For many months we devoted ourselves to preparing to take the offensive in Libya. The very considerable battle which has been proceeding there the last six weeks in the desert, has been most fiercely fought on both sides. Owing to the difficulties of supply upon the desert flank, we were never able to bring numerically equal forces to bear upon the enemy. Therefore we had to rely upon superiority in the numbers and qualities of tanks and aircraft, British and American. For the first time, aided by these-for the first time we have fought the enemy with equal weapons. For the first time we have made the Hun feel the sharp edge of those tools with which he has enslaved Europe. The armed forces of the enemy in Cyrenaica amounted to about 150,000 men, of whom a third were Germans. General Auchinleck set out to destroy totally that armed force, and I have every reason to believe that his aim will be fully accomplished. I am so glad to be able to place before you, members of the Senate and of the House of Representatives, at this moment when you are entering the war, the proof that with proper weapons and proper organization, we are able to beat the life out of the savage Nazi.

What Hitlerism is suffering in Libya is only a sample and a foretaste of what we have got to give him and his accomplices wherever this war should lead us in every quarter of the Globe.

There are good tidings also from blue water. The lifeline of supplies which joins our two nations across the ocean, without which all would fail,-that lifeline is flowing steadily and freely in spite of all that the enemy can do. It is a fact that the British Empire, which many thought eighteen months ago was broken and ruined, is now incomparably stronger and is growing stronger with every month.

Lastly, if you will forgive me for saying it, to me the best tidings of all-the United States, united as never before, has drawn the sword for freedom and cast away the scabbard.
All these tremendous facts have led the subjugated peoples of Europe to lift up their heads again in hope. They have put aside forever the shameful temptation of resigning themselves to the conqueror's will. Hope has returned to the hearts of scores of millions of men and women

In a dozen famous ancient states, now prostrate under the Nazi yoke, the masses of the people, all classes, and creeds, await the hour of liberation when they too will once again be able to play their part and strike their blows like men. That hour will strike. And its solemn peal will proclaim that night is past and that the dawn has come.

The onslaught upon us, so long and so secretly planned by Japan, has presented both our countries with grievous problems for which we could not be fully prepared. If people ask me, as they have a right to ask me in England, "Why is it that you have not got an ample equipment of modern aircraft and army weapons of all kinds in Malaya and in the East Indies?"-I can only point to the victory General Auchinleck has gained in the Libyan campaign. Had we diverted and dispersed our gradually-growing resources between Libya and Malaya, we should have been found wanting in both theaters.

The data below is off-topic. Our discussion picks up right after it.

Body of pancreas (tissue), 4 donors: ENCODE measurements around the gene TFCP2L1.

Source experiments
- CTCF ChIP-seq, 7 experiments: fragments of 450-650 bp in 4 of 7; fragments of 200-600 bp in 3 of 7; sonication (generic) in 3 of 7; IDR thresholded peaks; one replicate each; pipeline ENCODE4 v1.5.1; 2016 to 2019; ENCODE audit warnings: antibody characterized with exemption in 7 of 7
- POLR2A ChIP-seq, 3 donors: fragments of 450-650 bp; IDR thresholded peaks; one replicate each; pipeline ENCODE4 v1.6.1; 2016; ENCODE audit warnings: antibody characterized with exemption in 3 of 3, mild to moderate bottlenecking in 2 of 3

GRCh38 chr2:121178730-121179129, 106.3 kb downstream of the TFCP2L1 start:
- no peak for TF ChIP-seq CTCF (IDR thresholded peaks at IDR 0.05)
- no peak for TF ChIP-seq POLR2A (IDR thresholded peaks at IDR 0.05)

If the United States has been found at a disadvantage at various points in the Pacific Ocean, we know well that that is to no small extent because of the aid which you have been giving to us in munitions for the defense of the British Isles and for the Libyan campaign, and above all because of your help in the Battle of the Atlantic, upon which all depends and which has in consequence been successfully and prosperously maintained.

Of course, it would have been much better, I freely admit, if we had had enough resources of all kinds to be at full strength at all threatened points. But considering how slowly and reluctantly we brought ourselves to large-scale preparations, and how long these preparations take, we had no right to expect to be in such a fortunate position.

The choice of how to dispose of our hitherto limited resources had to be made by Britain in time of war, and by the United States in time of peace. And I believe that history will pronounce that upon the whole, and it is upon the whole that these matters must be judged, that the choice made was right. Now that we are together, now that we are linked in a righteous comrade-ship of arms, now that our two considerable nations, each in perfect unity, have joined all their life-energies in a common resolve-a new scene opens upon which a steady light will glow and brighten.
Many people have been astonished that Japan should in a single day have plunged into war against the United States and the British Empire. We all wonder why, if this dark design with its laborious and intricate preparations had been so long filling their secret minds, they did not choose our moment of weakness eighteen months ago. Viewed quite dispassionately, in spite of the losses we have suffered and the further punishment we shall have to take, it certainly appears an irrational act. It is of course only prudent to assume that they have made very careful calculations and think they see their way through. Nevertheless, there may be another explanation.